Long-lost footage of a legendary performance by The Beatles is to be shown for the first time in more than 50 years after it was recently unearthed and restored.
The Fab Four’s only live appearance on the BBC TV music show “Top of the Pops,” on June 16, 1966, was believed to be lost forever – except for an 11-second, silent clip discovered by a collector in Mexico in April this year.
But then David Chandler, another collector and music enthusiast, contacted Kaleidoscope, an organization that recovers video and TV shows, and handed it a series of 8 mm film reels.
The footage, which includes a 92-second performance by The Beatles playing “Paperback Writer,” lasts 9 minutes in total and also shows Dusty Springfield singing “Goin’ Back,” Tom Jones singing “Green, Green Grass of Home,” The Hollies performing “Bus Stop,” and other performances by The Spencer Davis Group, Ike and Tina Turner, and Cliff Richard and the Shadows.
“Kaleidoscope thought finding 11 seconds of Paperback Writer was incredible, but to then be donated 92 seconds – and nine minutes of other 1966 Top of the Pops footage – was phenomenal,” said Kaleidoscope CEO Chris Perry in a statement.
‘It’s the holy grail’
Chandler had recorded the footage back in 1966 using a clockwork 8 mm camera, Lyle Bignon, a spokesman for Birmingham City University told CNN.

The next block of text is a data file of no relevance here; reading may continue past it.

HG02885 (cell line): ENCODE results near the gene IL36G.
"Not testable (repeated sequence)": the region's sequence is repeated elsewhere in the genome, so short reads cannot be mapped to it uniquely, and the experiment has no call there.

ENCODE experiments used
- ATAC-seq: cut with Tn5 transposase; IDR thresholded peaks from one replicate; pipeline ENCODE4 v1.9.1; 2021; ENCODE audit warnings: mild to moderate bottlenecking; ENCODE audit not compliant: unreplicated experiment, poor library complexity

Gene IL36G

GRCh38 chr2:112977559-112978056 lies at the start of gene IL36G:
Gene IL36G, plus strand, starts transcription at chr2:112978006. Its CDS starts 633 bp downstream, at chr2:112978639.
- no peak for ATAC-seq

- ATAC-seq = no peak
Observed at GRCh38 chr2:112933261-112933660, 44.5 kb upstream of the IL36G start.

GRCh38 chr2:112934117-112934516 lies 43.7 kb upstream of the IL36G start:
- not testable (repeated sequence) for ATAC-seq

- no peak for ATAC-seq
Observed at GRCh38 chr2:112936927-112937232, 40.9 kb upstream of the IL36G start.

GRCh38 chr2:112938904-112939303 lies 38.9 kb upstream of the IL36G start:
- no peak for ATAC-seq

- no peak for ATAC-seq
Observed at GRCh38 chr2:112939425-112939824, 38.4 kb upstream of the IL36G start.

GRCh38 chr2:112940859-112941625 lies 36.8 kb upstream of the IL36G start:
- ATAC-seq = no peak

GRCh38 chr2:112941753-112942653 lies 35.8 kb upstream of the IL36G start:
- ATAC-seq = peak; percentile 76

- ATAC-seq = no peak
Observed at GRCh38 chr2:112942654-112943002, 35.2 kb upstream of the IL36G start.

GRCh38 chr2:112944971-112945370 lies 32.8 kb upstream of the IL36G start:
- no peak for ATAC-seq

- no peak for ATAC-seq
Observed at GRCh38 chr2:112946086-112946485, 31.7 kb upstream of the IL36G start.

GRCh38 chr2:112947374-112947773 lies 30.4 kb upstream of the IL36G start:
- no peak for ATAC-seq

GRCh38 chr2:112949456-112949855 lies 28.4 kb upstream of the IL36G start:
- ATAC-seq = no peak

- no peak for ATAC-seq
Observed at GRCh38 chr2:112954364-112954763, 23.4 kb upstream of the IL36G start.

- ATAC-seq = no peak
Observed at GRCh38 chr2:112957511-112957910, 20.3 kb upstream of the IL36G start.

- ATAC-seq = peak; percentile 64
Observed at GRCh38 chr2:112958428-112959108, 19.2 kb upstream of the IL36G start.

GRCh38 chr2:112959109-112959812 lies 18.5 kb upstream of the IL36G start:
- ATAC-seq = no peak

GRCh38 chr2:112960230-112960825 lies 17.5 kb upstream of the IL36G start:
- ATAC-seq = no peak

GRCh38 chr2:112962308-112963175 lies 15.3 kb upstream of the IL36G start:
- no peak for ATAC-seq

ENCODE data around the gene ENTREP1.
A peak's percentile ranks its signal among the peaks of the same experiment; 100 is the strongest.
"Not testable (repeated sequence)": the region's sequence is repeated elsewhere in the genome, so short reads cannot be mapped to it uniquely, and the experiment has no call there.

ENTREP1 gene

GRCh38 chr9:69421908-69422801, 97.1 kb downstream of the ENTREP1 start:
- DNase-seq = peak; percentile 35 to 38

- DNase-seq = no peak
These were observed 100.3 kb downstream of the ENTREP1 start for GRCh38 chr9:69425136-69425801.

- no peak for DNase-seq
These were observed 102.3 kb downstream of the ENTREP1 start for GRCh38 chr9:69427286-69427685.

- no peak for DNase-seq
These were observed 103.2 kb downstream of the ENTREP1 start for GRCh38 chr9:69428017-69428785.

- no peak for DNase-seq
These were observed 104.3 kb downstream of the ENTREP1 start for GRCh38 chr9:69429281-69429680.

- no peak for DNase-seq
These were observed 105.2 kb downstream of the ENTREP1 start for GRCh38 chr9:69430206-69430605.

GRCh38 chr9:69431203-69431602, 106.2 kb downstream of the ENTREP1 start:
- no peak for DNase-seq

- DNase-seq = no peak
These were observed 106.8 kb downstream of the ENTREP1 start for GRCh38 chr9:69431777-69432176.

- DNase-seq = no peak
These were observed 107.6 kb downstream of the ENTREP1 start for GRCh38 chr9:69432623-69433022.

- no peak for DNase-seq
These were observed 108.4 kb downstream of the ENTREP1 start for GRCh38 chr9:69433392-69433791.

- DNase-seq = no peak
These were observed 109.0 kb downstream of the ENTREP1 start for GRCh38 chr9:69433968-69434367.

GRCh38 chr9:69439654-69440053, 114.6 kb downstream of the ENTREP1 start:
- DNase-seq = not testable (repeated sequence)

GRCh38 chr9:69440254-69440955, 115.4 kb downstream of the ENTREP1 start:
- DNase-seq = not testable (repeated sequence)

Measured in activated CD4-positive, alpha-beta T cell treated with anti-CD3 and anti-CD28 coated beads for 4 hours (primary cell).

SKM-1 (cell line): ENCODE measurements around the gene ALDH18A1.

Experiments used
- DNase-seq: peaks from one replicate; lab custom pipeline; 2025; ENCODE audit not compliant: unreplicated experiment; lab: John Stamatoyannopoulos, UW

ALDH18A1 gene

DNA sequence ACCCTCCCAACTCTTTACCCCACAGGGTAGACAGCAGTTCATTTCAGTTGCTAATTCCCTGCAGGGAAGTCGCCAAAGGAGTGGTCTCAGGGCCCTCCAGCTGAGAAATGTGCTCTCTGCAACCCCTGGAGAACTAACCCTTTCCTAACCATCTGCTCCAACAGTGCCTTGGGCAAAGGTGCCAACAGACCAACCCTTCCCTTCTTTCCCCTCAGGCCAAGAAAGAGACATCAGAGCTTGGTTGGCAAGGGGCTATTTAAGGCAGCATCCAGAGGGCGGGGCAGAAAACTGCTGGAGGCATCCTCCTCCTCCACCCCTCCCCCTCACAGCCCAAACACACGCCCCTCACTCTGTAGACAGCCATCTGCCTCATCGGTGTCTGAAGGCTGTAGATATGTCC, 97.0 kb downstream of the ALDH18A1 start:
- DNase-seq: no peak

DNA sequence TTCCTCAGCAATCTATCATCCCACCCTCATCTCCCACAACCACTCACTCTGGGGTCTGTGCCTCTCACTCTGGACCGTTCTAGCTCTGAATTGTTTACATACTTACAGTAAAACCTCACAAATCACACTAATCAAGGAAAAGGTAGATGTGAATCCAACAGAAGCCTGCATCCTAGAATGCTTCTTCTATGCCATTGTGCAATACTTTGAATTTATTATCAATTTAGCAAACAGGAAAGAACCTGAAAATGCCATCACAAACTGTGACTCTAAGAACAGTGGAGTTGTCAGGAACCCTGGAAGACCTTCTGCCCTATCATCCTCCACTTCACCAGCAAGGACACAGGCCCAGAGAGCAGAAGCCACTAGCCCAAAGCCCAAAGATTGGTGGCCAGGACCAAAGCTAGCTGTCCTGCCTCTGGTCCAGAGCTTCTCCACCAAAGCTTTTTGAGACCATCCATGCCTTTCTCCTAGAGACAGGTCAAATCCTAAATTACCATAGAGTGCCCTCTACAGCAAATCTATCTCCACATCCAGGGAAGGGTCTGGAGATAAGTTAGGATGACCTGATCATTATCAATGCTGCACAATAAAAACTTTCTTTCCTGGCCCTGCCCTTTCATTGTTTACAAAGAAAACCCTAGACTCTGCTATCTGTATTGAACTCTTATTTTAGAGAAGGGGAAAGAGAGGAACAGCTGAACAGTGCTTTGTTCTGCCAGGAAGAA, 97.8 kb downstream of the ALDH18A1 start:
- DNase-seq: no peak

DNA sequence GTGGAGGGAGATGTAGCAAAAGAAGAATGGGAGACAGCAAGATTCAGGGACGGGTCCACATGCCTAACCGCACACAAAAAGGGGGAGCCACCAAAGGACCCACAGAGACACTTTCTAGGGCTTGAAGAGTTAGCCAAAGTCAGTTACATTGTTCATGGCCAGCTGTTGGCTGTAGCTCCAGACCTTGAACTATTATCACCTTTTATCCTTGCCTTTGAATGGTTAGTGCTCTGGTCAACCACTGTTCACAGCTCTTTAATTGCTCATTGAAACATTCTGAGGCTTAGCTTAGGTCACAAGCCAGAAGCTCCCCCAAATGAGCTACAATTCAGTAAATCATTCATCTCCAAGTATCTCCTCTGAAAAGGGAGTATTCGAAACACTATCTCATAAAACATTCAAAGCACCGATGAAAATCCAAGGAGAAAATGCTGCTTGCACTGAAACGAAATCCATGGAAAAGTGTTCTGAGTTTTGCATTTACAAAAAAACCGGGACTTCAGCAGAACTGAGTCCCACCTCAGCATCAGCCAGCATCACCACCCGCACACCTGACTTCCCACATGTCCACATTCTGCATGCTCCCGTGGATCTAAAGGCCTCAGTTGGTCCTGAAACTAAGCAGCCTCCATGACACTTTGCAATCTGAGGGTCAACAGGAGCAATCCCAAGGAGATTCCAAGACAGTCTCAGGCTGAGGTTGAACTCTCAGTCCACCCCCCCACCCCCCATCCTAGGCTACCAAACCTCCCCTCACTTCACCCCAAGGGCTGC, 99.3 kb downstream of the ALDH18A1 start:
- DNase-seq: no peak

The films were placed in a suitcase in his attic for more than 50 years until Chandler saw news of the 11-second clip being unearthed. He realized he might have been sitting on a remainder of it and went through the footage to find out, before sending it to Kaleidoscope.
The silent footage was then remastered by experts at the organization, synced with records and enhanced to revitalize the performances. It will be screened at the university on Saturday.
While the band prerecorded songs for the BBC show on several occasions, the 1966 performance was their only live appearance, according to the BBC.
A BBC spokeswoman explained in 2000 that ,at the time of the performance, “BBC programs were not archived as carefully as they are today and some programs were sadly lost.”
“I think if you’re a Beatles fan, it’s the holy grail,” Perry told the BBC back in April, in reference to the 11-second clip.
“People thought it was gone forever because videotape wasn’t kept in 1966. To find it all these years later was stunning.”